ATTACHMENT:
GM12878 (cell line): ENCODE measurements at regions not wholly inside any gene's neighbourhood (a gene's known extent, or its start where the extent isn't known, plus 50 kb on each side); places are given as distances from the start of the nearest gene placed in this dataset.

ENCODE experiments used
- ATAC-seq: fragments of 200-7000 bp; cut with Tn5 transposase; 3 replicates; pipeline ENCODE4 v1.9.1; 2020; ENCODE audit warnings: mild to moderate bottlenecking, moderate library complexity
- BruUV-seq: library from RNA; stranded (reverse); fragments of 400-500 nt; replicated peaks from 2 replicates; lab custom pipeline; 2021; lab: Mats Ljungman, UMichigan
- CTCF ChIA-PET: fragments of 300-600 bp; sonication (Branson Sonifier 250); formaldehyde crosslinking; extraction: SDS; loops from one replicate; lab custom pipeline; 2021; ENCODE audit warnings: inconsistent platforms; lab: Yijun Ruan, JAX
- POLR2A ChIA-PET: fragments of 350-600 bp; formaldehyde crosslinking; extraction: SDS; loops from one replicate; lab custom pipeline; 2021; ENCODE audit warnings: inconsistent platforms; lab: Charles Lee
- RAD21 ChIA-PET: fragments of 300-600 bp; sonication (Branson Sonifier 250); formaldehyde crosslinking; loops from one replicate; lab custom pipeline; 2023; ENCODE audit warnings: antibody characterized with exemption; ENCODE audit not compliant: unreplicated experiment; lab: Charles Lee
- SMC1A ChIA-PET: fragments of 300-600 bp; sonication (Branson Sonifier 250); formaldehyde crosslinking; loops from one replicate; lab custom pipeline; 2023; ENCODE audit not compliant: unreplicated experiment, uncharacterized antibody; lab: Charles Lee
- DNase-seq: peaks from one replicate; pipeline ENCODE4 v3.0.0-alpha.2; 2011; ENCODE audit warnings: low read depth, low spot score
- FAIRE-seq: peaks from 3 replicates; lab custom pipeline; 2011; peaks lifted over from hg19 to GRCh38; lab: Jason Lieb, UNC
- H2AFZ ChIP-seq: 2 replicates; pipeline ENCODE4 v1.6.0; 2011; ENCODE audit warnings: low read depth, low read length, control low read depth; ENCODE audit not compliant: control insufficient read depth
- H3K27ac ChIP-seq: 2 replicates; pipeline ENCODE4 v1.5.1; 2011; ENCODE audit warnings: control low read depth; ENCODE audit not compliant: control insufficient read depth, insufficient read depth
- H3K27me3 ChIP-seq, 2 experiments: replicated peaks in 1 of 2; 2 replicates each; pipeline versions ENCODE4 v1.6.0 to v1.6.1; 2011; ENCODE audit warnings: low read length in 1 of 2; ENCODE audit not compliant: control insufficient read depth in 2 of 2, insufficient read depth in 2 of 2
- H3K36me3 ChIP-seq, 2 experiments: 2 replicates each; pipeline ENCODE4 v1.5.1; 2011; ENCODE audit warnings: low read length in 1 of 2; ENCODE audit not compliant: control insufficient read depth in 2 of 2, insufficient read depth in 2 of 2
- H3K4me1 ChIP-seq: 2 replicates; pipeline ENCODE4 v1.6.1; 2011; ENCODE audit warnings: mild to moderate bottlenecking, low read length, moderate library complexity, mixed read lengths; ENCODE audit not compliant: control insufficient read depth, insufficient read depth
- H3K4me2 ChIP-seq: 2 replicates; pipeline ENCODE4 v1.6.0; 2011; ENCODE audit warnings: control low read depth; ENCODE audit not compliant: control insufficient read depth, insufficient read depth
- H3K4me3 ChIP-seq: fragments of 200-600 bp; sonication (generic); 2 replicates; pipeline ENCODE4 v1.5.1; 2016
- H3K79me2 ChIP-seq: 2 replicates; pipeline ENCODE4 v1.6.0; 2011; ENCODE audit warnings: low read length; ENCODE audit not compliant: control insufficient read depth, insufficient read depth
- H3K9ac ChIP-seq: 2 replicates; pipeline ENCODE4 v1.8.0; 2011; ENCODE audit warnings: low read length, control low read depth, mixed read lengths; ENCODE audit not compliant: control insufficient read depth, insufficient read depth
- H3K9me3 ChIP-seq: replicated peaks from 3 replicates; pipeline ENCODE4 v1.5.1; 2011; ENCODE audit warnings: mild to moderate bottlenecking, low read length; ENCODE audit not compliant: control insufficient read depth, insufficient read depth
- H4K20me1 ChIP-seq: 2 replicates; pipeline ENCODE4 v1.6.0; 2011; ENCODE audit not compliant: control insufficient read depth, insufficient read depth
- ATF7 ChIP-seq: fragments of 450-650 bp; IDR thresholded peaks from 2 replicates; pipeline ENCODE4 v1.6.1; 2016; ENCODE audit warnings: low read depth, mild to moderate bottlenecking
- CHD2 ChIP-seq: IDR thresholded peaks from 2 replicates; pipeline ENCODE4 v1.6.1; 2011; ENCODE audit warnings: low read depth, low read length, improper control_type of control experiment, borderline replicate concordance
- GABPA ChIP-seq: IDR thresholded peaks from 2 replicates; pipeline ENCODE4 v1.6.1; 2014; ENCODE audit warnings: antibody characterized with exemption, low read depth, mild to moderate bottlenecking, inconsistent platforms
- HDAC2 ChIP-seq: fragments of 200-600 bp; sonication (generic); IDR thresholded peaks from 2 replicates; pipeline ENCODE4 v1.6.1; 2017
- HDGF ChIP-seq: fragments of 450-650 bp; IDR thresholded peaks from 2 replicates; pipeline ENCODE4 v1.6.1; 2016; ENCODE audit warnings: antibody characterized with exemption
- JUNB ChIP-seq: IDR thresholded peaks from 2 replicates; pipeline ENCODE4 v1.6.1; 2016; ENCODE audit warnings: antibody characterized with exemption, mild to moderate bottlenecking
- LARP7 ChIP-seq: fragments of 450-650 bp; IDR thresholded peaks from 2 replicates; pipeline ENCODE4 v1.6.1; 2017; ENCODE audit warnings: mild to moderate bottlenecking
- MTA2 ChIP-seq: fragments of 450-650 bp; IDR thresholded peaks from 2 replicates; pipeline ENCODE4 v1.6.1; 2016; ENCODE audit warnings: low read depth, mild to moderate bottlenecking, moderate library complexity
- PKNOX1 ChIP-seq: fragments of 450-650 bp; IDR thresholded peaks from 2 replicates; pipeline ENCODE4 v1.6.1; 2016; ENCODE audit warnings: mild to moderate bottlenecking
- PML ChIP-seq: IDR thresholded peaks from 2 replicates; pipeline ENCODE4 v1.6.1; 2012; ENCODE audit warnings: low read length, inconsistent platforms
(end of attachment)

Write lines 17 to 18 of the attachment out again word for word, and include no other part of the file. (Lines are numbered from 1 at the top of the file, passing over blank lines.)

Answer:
- H3K4me3 ChIP-seq: fragments of 200-600 bp; sonication (generic); 2 replicates; pipeline ENCODE4 v1.5.1; 2016
- H3K79me2 ChIP-seq: 2 replicates; pipeline ENCODE4 v1.6.0; 2011; ENCODE audit warnings: low read length; ENCODE audit not compliant: control insufficient read depth, insufficient read depth